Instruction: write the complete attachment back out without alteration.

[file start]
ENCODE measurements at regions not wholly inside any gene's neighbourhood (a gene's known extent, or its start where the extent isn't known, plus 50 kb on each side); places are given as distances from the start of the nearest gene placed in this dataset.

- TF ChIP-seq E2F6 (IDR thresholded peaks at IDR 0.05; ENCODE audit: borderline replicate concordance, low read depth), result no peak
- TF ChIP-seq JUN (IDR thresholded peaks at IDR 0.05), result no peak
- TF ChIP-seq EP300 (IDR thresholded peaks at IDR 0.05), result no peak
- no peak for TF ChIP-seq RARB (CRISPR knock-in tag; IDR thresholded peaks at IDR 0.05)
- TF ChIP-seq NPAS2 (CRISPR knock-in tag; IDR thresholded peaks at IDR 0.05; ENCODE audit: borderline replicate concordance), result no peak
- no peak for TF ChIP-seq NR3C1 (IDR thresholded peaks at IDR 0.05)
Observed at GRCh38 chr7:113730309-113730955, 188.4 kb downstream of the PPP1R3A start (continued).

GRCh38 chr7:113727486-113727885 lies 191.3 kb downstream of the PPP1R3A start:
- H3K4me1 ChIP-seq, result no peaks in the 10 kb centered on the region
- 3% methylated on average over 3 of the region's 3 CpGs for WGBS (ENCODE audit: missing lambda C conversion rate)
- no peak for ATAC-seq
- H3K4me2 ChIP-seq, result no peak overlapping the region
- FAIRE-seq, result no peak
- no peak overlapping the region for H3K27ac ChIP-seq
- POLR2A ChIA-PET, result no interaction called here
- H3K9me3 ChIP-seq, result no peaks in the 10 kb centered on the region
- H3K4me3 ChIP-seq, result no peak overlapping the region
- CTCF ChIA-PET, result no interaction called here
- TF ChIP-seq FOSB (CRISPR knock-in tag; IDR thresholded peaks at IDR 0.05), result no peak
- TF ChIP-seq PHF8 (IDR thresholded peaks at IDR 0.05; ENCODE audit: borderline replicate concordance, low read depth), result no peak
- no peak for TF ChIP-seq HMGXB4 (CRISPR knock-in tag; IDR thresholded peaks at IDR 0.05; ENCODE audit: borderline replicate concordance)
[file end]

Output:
ENCODE measurements at regions not wholly inside any gene's neighbourhood (a gene's known extent, or its start where the extent isn't known, plus 50 kb on each side); places are given as distances from the start of the nearest gene placed in this dataset.

- TF ChIP-seq E2F6 (IDR thresholded peaks at IDR 0.05; ENCODE audit: borderline replicate concordance, low read depth), result no peak
- TF ChIP-seq JUN (IDR thresholded peaks at IDR 0.05), result no peak
- TF ChIP-seq EP300 (IDR thresholded peaks at IDR 0.05), result no peak
- no peak for TF ChIP-seq RARB (CRISPR knock-in tag; IDR thresholded peaks at IDR 0.05)
- TF ChIP-seq NPAS2 (CRISPR knock-in tag; IDR thresholded peaks at IDR 0.05; ENCODE audit: borderline replicate concordance), result no peak
- no peak for TF ChIP-seq NR3C1 (IDR thresholded peaks at IDR 0.05)
Observed at GRCh38 chr7:113730309-113730955, 188.4 kb downstream of the PPP1R3A start (continued).

GRCh38 chr7:113727486-113727885 lies 191.3 kb downstream of the PPP1R3A start:
- H3K4me1 ChIP-seq, result no peaks in the 10 kb centered on the region
- 3% methylated on average over 3 of the region's 3 CpGs for WGBS (ENCODE audit: missing lambda C conversion rate)
- no peak for ATAC-seq
- H3K4me2 ChIP-seq, result no peak overlapping the region
- FAIRE-seq, result no peak
- no peak overlapping the region for H3K27ac ChIP-seq
- POLR2A ChIA-PET, result no interaction called here
- H3K9me3 ChIP-seq, result no peaks in the 10 kb centered on the region
- H3K4me3 ChIP-seq, result no peak overlapping the region
- CTCF ChIA-PET, result no interaction called here
- TF ChIP-seq FOSB (CRISPR knock-in tag; IDR thresholded peaks at IDR 0.05), result no peak
- TF ChIP-seq PHF8 (IDR thresholded peaks at IDR 0.05; ENCODE audit: borderline replicate concordance, low read depth), result no peak
- no peak for TF ChIP-seq HMGXB4 (CRISPR knock-in tag; IDR thresholded peaks at IDR 0.05; ENCODE audit: borderline replicate concordance)